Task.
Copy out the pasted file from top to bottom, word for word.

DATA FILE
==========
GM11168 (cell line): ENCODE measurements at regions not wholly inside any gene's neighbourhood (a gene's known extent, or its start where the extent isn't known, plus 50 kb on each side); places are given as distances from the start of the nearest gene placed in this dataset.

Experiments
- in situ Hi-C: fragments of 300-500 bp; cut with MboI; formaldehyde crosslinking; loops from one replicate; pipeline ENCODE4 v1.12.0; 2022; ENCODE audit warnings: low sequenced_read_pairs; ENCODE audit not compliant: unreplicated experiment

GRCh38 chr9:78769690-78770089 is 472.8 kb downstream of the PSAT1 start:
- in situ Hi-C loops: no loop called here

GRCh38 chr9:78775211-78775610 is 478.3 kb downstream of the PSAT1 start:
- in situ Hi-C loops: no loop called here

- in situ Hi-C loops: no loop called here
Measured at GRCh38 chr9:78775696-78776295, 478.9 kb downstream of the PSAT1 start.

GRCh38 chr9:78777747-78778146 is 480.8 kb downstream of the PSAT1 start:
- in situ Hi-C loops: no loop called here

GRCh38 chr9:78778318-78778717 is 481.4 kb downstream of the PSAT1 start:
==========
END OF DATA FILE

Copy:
GM11168 (cell line): ENCODE measurements at regions not wholly inside any gene's neighbourhood (a gene's known extent, or its start where the extent isn't known, plus 50 kb on each side); places are given as distances from the start of the nearest gene placed in this dataset.

Experiments
- in situ Hi-C: fragments of 300-500 bp; cut with MboI; formaldehyde crosslinking; loops from one replicate; pipeline ENCODE4 v1.12.0; 2022; ENCODE audit warnings: low sequenced_read_pairs; ENCODE audit not compliant: unreplicated experiment

GRCh38 chr9:78769690-78770089 is 472.8 kb downstream of the PSAT1 start:
- in situ Hi-C loops: no loop called here

GRCh38 chr9:78775211-78775610 is 478.3 kb downstream of the PSAT1 start:
- in situ Hi-C loops: no loop called here

- in situ Hi-C loops: no loop called here
Measured at GRCh38 chr9:78775696-78776295, 478.9 kb downstream of the PSAT1 start.

GRCh38 chr9:78777747-78778146 is 480.8 kb downstream of the PSAT1 start:
- in situ Hi-C loops: no loop called here

GRCh38 chr9:78778318-78778717 is 481.4 kb downstream of the PSAT1 start: